Will the president consider such a swap?

RICE: Well, on the ground, people are doing everything that they can, both to make people as safe as possible against this latest technique of hostage-taking and to see what can be done to free these hostages.

But I think you can be certain that negotiations with terrorists are not on this president's agenda.

WALLACE: Would a prisoner exchange be considered negotiations?

RICE: Chris, I'm not going to get into a speculative discussion of what might be done here. But the fact is that these are killers and thugs who are trying to intimidate the international community. They're trying to intimidate the United States, and they will not succeed.

We are working, as you might imagine, to try and see what can be done to free hostages. But it has to be understood in the context of not allowing the intimidation of either the United States or its allies, or the Iraqi people, for that matter, to take place.

WALLACE: All right. Let's talk about the book, Bob Woodward's account of the lead-up to the war in Iraq.

According to Woodward, the president asked Donald Rumsfeld, secretary of defense, in November of 2001, 72 days after 9/11, to come up with plans for a possible war against Iraq. This is at a time when we were still heavily engaged in Afghanistan.


RICE: The president apparently did talk to Don Rumsfeld and say to him, you know, "I need to know what my options might be concerning Iraq."

The president, on September the 15th at Camp David, decided that our response to September 11th was going to be against Afghanistan. We planned for Afghanistan; we fought the war in Afghanistan.

By the end of November, things are starting to wind down in Afghanistan, and I do think the president's mind was beginning to move to what else he would have to do to deal with the blow, with the threat that had emerged as a result of 9/11.

And Saddam Hussein and Iraq was, of course — this was the most hostile relationship that we had in the Middle East. It's not at all surprising that the president wanted to know what his options were before he began a course of diplomatic activity, of going to the United Nations, of trying to figure out how to carry out, by the way, a regime-change policy that had been the law of the land in the United States since 1998.

WALLACE: The book also reports that after the CIA briefed the president in December of 2002 on the evidence that it had about the existence of weapons of mass destruction in Iraq, that Mr. Bush said this, and let's put it up: "I've been told all this intelligence about having WMD, and this is the best we've got?" And CIA Director Tenet answered the president, "Don't worry. It's a slam dunk."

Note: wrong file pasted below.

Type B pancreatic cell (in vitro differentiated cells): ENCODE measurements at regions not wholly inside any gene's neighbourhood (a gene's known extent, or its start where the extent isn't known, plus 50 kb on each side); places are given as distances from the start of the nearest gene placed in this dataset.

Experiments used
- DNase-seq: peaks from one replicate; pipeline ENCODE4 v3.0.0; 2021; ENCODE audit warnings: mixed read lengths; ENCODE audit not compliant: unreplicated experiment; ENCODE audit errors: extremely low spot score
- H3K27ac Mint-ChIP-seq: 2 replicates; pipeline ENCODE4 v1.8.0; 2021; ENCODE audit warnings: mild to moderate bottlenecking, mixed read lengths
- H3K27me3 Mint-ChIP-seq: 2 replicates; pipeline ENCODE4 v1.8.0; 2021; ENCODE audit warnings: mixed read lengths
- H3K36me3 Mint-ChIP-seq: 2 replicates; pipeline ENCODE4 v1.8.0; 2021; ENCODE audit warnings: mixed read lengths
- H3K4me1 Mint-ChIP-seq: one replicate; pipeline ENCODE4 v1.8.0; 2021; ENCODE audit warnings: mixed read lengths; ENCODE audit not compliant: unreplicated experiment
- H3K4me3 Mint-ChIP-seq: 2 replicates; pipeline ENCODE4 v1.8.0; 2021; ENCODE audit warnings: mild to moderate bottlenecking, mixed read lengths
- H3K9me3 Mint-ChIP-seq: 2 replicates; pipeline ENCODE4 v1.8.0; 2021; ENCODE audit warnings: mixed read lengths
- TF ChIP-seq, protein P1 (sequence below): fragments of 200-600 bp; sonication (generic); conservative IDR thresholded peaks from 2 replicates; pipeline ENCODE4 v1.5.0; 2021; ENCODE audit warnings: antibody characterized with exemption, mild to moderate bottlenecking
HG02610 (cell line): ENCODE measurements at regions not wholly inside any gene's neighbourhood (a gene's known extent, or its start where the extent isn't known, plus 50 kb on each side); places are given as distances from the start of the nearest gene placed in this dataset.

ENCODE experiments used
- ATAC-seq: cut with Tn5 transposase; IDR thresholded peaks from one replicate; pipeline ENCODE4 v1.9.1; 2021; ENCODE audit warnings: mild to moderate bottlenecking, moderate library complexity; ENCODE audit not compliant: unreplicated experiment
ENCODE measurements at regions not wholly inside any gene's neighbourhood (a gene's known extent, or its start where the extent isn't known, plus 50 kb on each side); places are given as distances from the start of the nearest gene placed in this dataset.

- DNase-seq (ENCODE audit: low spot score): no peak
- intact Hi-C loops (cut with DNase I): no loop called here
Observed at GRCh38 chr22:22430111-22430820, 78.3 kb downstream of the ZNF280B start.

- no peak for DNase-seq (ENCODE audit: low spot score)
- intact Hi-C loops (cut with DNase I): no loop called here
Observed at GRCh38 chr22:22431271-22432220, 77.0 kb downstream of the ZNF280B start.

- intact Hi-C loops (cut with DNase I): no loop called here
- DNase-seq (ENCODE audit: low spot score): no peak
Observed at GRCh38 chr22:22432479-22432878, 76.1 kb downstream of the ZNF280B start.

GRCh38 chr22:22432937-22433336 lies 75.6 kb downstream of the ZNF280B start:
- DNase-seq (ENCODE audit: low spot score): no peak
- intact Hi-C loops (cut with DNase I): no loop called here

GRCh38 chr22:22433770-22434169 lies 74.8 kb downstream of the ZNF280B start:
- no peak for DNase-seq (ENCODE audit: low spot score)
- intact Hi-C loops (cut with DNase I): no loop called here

Did that happen?

RICE: It did happen. The fact is that we all thought that the intelligence case against Iraq was very strong — not just the United States intelligence agencies...

WALLACE: But that's not what he's saying there. He seems to be saying, "That's all you've got?"

RICE: Well, the presentation, let's say, was not, I think, overwhelming to people. But let's review what we knew about Saddam Hussein. We knew that this was somebody who has used weapons of mass destruction, who was still deceiving the international community about weapons of mass destruction, who had a kind of association with them that was...

WALLACE: Dr. Rice...

RICE: ... well-, well-known.

WALLACE: But all I want to ask you about, how could the presentation to the president of the United States not be overwhelming?

RICE: That's what the president wanted to know. But the intelligence underlying the National Intelligence Estimate, which was the basis for the president's — the intelligence basis — not, by any means, the entire basis for or against Iraq, but the intelligence basis, was pretty categorical.

At that particular moment in time, the presentation was not that categorical. But it did say — the National Intelligence Estimate said he has chemical and biological weapons, he's been improving his capability, and by the end of the decade, if something's not done, he could have a nuclear weapon. That was the assessment.

Chris, even since David Kay has been there and Charlie Duelfer has been there, we are learning that the Iraqis did have an active program. They were seeking capabilities beyond those that they already had. And this was, after all, a state that had already succeeded in making weapons of mass destruction. Saddam Hussein was in violation, material breach of Resolution 1441.

The president went to war on a total picture about Iraq. And he went to war on an intelligence basis that was sound.

WALLACE: And what about Woodward's contention that Cheney and — the vice president, Cheney, and Secretary of State Powell are so estranged on policy that they don't talk?

RICE: Well, first of all, I haven't read Bob's book. And I'm really looking forward to it because he's a great reporter, he's a wonderful writer. And I think it will be a good read.

He's explaining a complex set of arrangements in which we, of course, were trying to manage diplomacy and military issues and so forth. But I can tell you, I've had lunch on a number of occasions with Vice President Cheney and with Colin Powell, and they're more than on speaking terms. They're friendly.

WALLACE: You don't have to pass notes between the two of them?


RICE: No, no, of course not. They're very friendly.

WALLACE: I'd like to ask you about something that Senator John Kerry said Friday. Let's listen.


U.S. SENATOR JOHN KERRY (D-MA): I'm tired of Karl Rove and Dick Cheney and a bunch of people who went out of their way to avoid their chance to serve when they had the chance. I went. I'm not going to listen to them talk to me about patriotism.


WALLACE: Dr. Rice, what do you think of that?

RICE: Well, I'm not going to respond to that. I don't know what Senator Kerry was driving at.